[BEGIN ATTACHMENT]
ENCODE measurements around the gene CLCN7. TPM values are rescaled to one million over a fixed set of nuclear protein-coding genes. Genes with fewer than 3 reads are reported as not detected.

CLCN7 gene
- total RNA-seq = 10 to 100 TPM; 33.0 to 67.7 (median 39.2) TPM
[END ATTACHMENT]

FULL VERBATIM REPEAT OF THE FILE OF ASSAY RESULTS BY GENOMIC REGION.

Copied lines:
ENCODE measurements around the gene CLCN7. TPM values are rescaled to one million over a fixed set of nuclear protein-coding genes. Genes with fewer than 3 reads are reported as not detected.

CLCN7 gene
- total RNA-seq = 10 to 100 TPM; 33.0 to 67.7 (median 39.2) TPM